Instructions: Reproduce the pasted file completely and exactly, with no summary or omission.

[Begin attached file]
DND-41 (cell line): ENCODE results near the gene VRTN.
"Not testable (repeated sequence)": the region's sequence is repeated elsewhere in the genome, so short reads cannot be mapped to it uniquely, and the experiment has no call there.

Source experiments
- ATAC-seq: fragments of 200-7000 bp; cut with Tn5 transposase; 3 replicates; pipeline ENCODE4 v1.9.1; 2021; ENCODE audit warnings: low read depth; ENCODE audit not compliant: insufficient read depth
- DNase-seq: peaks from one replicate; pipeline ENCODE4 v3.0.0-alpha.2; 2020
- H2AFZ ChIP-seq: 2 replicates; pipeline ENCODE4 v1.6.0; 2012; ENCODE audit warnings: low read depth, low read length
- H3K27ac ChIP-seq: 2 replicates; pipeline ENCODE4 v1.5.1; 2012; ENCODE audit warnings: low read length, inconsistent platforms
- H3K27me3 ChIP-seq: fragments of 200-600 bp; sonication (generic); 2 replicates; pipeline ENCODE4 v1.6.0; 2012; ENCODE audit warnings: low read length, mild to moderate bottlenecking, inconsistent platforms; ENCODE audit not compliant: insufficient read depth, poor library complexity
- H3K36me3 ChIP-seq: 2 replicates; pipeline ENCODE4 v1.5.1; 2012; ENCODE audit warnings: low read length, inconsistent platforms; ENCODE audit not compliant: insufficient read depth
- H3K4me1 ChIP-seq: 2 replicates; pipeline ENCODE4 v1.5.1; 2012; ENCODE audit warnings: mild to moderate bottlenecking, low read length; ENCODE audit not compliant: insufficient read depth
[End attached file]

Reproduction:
DND-41 (cell line): ENCODE results near the gene VRTN.
"Not testable (repeated sequence)": the region's sequence is repeated elsewhere in the genome, so short reads cannot be mapped to it uniquely, and the experiment has no call there.

Source experiments
- ATAC-seq: fragments of 200-7000 bp; cut with Tn5 transposase; 3 replicates; pipeline ENCODE4 v1.9.1; 2021; ENCODE audit warnings: low read depth; ENCODE audit not compliant: insufficient read depth
- DNase-seq: peaks from one replicate; pipeline ENCODE4 v3.0.0-alpha.2; 2020
- H2AFZ ChIP-seq: 2 replicates; pipeline ENCODE4 v1.6.0; 2012; ENCODE audit warnings: low read depth, low read length
- H3K27ac ChIP-seq: 2 replicates; pipeline ENCODE4 v1.5.1; 2012; ENCODE audit warnings: low read length, inconsistent platforms
- H3K27me3 ChIP-seq: fragments of 200-600 bp; sonication (generic); 2 replicates; pipeline ENCODE4 v1.6.0; 2012; ENCODE audit warnings: low read length, mild to moderate bottlenecking, inconsistent platforms; ENCODE audit not compliant: insufficient read depth, poor library complexity
- H3K36me3 ChIP-seq: 2 replicates; pipeline ENCODE4 v1.5.1; 2012; ENCODE audit warnings: low read length, inconsistent platforms; ENCODE audit not compliant: insufficient read depth
- H3K4me1 ChIP-seq: 2 replicates; pipeline ENCODE4 v1.5.1; 2012; ENCODE audit warnings: mild to moderate bottlenecking, low read length; ENCODE audit not compliant: insufficient read depth